Sci­en­tists lat­er con­clud­ed that su­per­con­duc­tiv­ity at such rock-bot­tom tem­per­a­tures oc­curs when vibra­t­ions of the grid-like atom­ic ar­range­ment of the ma­te­ri­al af­fects its elec­trons, suba­tom­ic par­t­i­cles that car­ry elec­tric charge. These, which nor­mally re­pel each oth­er be­cause they have the same charge, then join up as pairs that glide ef­fort­lessly through the ma­te­ri­al with­out scat­ter­ing off its at­oms.

In 1986 came the dis­cov­ery of a class of ma­te­ri­als that al­low su­per­con­duc­tiv­ity at some­what less frig­id tem­per­a­tures: up to about 150 Kel­vin (mi­nus 253 F or mi­nus 123 C), con­sid­erably high­er than the 4 de­grees Kel­vin (mi­nus 452F or mi­nus 269 C) re­quired in the orig­i­nal Onnes tests. 

This ad­vance al­lowed the ma­te­ri­als to be cooled with liq­uid ni­tro­gen, which costs less than the liq­uid he­li­um needed to cool low­er-tem­per­a­ture su­per­con­duc­tivity.

Since that find­ing, sci­en­tists have de­bat­ed wheth­er in these higher-tem­per­a­ture su­per­con­duc­tors—al­so called cop­per ox­ide su­per­con­duc­tors—elec­trons bond in the same ways as in the low­er-tem­per­a­ture su­per­con­duc­tors.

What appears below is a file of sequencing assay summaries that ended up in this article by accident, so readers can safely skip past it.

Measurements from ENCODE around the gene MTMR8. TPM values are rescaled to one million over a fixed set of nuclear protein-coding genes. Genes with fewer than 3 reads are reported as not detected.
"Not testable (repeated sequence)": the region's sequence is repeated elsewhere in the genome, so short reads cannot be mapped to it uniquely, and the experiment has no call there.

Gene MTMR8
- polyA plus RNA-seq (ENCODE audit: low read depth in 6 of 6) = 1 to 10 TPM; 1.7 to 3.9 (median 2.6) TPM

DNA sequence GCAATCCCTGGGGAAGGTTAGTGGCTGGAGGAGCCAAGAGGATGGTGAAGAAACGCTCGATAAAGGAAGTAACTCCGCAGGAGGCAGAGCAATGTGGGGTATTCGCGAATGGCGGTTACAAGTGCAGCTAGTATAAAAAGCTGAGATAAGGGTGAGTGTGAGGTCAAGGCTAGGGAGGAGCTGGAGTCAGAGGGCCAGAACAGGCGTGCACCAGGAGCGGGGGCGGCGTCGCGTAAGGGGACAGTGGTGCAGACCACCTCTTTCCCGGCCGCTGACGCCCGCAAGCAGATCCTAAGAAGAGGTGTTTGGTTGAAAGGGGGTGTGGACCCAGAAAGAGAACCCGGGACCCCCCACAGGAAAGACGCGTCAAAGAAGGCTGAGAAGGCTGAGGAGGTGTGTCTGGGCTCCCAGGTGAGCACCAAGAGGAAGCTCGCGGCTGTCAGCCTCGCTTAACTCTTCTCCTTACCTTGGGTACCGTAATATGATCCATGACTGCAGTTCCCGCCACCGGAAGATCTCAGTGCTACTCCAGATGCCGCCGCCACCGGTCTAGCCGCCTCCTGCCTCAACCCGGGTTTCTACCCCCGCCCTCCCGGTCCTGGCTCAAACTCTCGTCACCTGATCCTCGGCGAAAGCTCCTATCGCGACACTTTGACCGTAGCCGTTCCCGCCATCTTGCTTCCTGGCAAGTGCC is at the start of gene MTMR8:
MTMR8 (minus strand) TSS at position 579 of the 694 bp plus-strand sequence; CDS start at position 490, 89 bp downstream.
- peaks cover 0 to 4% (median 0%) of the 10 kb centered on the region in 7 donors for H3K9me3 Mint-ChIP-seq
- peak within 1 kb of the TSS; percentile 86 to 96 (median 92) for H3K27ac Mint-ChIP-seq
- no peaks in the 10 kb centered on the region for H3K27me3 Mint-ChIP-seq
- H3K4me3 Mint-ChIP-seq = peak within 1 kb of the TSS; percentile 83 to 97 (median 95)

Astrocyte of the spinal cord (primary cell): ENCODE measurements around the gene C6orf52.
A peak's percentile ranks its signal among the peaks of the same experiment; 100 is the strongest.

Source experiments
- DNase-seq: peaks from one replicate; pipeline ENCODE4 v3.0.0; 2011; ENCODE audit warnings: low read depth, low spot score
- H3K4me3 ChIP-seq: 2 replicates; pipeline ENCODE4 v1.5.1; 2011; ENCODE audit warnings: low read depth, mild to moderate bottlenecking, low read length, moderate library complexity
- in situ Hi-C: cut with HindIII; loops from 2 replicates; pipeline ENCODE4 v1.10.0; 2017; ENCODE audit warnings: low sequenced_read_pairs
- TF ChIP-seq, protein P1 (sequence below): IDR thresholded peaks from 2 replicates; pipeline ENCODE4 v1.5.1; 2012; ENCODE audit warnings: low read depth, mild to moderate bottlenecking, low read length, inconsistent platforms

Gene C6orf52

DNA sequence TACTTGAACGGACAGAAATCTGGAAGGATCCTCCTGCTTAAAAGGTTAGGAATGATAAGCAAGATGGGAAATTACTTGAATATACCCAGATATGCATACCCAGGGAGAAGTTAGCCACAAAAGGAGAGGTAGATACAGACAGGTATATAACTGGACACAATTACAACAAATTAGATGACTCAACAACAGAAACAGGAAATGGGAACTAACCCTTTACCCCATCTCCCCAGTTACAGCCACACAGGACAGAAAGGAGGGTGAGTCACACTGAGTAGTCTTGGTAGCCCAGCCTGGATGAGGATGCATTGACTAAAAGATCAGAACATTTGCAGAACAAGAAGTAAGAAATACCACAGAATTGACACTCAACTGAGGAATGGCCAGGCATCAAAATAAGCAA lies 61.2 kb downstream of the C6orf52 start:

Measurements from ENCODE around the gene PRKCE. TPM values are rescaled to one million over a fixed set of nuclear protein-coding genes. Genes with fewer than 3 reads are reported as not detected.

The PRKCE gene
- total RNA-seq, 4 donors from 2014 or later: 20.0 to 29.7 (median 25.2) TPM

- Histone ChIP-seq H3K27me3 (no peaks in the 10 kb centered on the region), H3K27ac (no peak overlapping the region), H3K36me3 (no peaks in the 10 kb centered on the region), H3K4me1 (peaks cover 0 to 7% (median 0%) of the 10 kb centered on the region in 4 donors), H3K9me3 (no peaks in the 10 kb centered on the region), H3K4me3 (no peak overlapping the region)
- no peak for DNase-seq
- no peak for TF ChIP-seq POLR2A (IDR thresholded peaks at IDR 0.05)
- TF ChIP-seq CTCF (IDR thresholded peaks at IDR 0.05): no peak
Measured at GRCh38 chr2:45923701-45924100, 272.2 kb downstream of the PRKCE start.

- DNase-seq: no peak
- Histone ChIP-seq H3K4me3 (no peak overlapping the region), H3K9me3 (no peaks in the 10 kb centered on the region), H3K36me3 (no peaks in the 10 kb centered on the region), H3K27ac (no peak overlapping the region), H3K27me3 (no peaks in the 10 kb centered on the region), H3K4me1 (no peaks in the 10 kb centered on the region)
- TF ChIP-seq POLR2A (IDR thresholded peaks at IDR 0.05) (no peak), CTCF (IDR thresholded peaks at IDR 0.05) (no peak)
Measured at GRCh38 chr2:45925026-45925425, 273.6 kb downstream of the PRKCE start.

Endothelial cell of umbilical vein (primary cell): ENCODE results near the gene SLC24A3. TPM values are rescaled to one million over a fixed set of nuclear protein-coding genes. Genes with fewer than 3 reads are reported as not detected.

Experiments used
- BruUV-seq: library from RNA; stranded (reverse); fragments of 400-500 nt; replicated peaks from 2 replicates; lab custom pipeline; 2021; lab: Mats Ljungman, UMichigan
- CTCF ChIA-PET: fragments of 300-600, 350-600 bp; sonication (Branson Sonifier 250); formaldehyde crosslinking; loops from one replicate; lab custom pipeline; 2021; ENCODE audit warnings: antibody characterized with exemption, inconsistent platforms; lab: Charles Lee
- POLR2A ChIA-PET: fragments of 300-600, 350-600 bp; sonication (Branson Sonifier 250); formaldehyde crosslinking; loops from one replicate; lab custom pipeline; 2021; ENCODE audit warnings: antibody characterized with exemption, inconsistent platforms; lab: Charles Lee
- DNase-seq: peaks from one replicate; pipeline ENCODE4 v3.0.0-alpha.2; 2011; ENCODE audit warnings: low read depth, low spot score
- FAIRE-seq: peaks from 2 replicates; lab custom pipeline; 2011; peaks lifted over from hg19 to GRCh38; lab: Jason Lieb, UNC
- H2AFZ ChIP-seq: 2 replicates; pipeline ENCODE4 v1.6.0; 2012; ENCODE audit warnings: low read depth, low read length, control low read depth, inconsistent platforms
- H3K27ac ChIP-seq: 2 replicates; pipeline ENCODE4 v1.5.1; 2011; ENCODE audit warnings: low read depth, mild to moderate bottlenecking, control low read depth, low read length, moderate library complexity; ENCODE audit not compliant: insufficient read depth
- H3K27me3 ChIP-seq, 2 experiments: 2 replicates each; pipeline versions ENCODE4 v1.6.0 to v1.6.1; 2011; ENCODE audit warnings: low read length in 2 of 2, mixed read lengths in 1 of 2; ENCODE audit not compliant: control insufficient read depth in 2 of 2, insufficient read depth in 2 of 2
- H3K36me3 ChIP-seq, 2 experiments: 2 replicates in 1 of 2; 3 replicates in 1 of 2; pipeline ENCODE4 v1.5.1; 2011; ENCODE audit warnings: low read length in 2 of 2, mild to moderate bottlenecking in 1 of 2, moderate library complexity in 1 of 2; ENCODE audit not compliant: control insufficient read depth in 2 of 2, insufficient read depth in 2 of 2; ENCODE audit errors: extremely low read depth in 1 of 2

The mech­an­ism turns out to be dif­fer­ent, ac­cord­ing to the new stu­dy. Rath­er than atom­ic vibra­t­ions driv­ing the elec­trons to join as pairs, the re­search­ers said, higher-tem­per­a­ture su­per­con­duc­tiv­ity de­pends on elec­trons’ abil­ity to take ad­van­tage of their nat­u­ral re­pul­sion in a com­plex situa­t­ion.

This con­clu­sion, in­ves­ti­ga­tors said, was based on ex­pe­ri­ments show­ing that the places in a sam­ple where elec­trons form the most strongly bound pairs, are the same as where they show signs of stronger re­pul­sion at higher, non-su­per­con­duct­ing tem­per­a­tures.